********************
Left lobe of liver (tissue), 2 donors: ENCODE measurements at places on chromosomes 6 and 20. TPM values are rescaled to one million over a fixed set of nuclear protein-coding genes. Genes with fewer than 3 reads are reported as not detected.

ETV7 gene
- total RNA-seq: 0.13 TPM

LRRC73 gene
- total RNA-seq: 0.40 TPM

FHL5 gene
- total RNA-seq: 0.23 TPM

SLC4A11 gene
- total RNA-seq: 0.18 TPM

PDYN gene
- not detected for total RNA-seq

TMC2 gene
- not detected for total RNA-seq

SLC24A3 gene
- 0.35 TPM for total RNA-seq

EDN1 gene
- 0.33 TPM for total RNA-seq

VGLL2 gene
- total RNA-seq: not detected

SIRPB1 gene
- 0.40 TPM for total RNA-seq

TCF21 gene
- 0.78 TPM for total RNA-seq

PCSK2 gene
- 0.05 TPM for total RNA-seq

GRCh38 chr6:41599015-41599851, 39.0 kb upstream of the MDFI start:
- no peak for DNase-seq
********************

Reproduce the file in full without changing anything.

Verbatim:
Left lobe of liver (tissue), 2 donors: ENCODE measurements at places on chromosomes 6 and 20. TPM values are rescaled to one million over a fixed set of nuclear protein-coding genes. Genes with fewer than 3 reads are reported as not detected.

ETV7 gene
- total RNA-seq: 0.13 TPM

LRRC73 gene
- total RNA-seq: 0.40 TPM

FHL5 gene
- total RNA-seq: 0.23 TPM

SLC4A11 gene
- total RNA-seq: 0.18 TPM

PDYN gene
- not detected for total RNA-seq

TMC2 gene
- not detected for total RNA-seq

SLC24A3 gene
- 0.35 TPM for total RNA-seq

EDN1 gene
- 0.33 TPM for total RNA-seq

VGLL2 gene
- total RNA-seq: not detected

SIRPB1 gene
- 0.40 TPM for total RNA-seq

TCF21 gene
- 0.78 TPM for total RNA-seq

PCSK2 gene
- 0.05 TPM for total RNA-seq

GRCh38 chr6:41599015-41599851, 39.0 kb upstream of the MDFI start:
- no peak for DNase-seq